man’s gaze was warm and unsettling. He chuckled.
“Well, I would never want to keep a woman
from that.”
“What I mean is…”
He held out his hand.
“Joe Riley.”
She shook his hand and smiled.
“Jesse Graham.”
“Nice to meet you, Jessica,” he said.
“Not Jessica, just Jesse. The nickname
for Jessica is J-E-S-S-I-E. I’m J-E-S-S-E. Pronounced the same, spelled
“Oh, like Jesse James,” he said.
“Yeah, I’ve never heard that one before,”
she tossed back.
“Sorry. Wow—I’m making a great first
impression,” Joe said as he scanned the property, avoiding her eyes. “So you
bought the old Cavanaugh House, ‘Just Jesse.’” It was a statement more than a
question. His eyes studied the place, traveling over the roofline, down to the
foundation and back to the outbuildings. “Mighty brave.”
“I didn’t buy it; I inherited it from my
Aunt Helen.”
He raised his eyebrows and nodded but
didn’t say anything.
“I just met the current residents—all one
million of them, I think—when I pulled the drop cloth off the sofa. The mice
took me by surprise. I panicked and ran.”
He laughed and looked back at the house.
“If there were a million, I’d probably do
the same.”
“Okay, maybe a thousand. At least a couple
hundred.” Jesse laughed, feeling at ease with him. “I think a call to an
exterminator is also in order. I’d better head into town and get things
“Can I help?” His face was earnest, his
smile genuine.
“No, thank you. I can handle things
myself,” she said.
“Well, you can’t stay here tonight with a
million mice living in there. You’d be welcome to stay at my place.”
She lifted her chin and looked at him
sideways. “Right. Your place.”
“No, no, no. You don’t understand. I live
with my mother less than a mile from here.” His face was the color of summer
tomatoes. “It’s all legit. Mom would be a proper chaperone, and we have a spare
room. I’m sorry. I didn’t mean to imply…”
Jesse was touched by his sincerity.  He was falling all over his words.
“No offense taken.  And that is a sweet offer. It’s just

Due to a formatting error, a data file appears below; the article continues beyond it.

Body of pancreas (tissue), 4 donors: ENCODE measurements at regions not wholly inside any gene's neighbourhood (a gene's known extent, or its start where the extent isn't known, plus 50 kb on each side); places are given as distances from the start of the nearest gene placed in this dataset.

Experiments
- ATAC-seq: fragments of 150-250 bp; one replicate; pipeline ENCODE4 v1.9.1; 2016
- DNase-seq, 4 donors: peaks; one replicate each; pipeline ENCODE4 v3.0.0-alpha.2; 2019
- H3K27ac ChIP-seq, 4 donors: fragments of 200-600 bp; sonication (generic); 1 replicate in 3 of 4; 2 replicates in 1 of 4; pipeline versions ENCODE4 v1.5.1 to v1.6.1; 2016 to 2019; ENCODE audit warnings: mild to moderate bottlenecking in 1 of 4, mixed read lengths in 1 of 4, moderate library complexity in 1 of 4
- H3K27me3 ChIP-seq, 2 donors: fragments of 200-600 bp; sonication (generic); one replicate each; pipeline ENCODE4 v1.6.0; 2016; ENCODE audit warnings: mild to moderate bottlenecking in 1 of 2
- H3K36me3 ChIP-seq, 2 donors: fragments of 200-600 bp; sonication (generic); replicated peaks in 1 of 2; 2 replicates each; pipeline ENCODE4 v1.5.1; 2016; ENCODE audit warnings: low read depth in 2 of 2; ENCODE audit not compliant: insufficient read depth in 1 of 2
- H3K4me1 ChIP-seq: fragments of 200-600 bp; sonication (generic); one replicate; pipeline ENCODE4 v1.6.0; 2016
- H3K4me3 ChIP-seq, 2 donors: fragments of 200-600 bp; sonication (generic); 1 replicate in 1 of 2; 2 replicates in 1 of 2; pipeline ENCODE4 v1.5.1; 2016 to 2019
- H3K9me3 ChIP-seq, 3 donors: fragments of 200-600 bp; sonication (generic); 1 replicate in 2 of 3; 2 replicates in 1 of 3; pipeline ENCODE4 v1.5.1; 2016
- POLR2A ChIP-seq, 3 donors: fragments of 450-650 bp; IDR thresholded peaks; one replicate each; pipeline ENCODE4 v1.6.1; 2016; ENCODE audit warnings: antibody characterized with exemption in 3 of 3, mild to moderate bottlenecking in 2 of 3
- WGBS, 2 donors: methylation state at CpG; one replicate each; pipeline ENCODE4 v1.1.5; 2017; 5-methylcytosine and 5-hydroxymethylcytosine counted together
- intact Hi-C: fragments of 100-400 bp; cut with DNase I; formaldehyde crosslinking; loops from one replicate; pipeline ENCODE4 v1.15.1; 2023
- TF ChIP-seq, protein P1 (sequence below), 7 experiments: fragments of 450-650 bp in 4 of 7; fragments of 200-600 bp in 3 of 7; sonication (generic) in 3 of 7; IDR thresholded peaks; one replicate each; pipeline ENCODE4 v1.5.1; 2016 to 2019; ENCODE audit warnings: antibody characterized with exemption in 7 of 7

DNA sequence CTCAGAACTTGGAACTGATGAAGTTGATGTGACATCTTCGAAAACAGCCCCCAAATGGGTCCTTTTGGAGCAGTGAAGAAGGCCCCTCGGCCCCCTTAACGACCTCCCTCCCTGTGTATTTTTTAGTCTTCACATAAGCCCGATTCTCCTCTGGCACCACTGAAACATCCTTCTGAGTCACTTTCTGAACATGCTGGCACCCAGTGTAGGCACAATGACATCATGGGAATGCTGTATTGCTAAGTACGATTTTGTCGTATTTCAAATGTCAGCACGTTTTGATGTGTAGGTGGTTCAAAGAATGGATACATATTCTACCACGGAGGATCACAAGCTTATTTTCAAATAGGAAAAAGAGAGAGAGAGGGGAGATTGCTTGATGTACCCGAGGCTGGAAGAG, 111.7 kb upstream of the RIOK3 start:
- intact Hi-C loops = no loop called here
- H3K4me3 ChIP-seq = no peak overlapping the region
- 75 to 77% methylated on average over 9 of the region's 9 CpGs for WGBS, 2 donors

that…well…I need to take care of things myself. It’s important to me.”
“Oh, got it.” He took a step back and
looked around the yard. “Well, then, I’d best be leaving.”
She saw his discomfort and rethought her
“No, Joe, it was very kind of you to
offer, and truly, I take no offense. I’m just at a place where I need to depend
on myself right now.” She smiled at him, and he nodded and turned to leave.
“Wait, there is something you could help
He turned back to her.
“I do need a place to stay, but I have a
friend in town who may have room for me. May I use your phone to call her?”
“Sure, follow me.” He hopped into his
truck as she locked the house and then backed her Beetle out to follow
him.  Looking back at the house, she was
filled with ambivalence. On the one hand the house scared her, on the other,
she already felt like she belonged there.
As she drove, Jesse remembered the day
she found out about her house. On her twenty-first
birthday her mother had presented her with a large manila envelope.
“You will probably want to
sell this as soon as possible. Oh, and happy birthday,” Eileen Graham said as
she tossed the envelope to her daughter.
Opening the envelope, she sensed
her mother’s green eyes on her. She pulled out a sheaf of papers and leafed
through them. Her Aunt Helen’s will, the deed for the house, and the mortgage
forms created a thick stack that intimidated her. Something else was in the
envelope; she tilted it and a set of keys slid into her hand. She looked at her
mother who shrugged, lit a cigarette and then examined her manicured nails.
Breathing smoke as she talked, she gestured at the papers.
“For some reason, my sister
wanted you to have the house.  There was
nothing I could do about it.”
Jesse wondered at her last
statement, but dismissed it as she looked through the documents.
“I own it free and clear. Aunt
Helen has a trust that will pay the taxes,” she said.
Her mother stubbed out her
cigarette and left the room.
Jesse had never sold the
house and, according to her mother, it had stood vacant for all twenty-eight
years of her life. She’d had no idea what she would find when she arrived, but
it would be hers and the house would be away…far away.

The Cavanaugh House is available at Amazon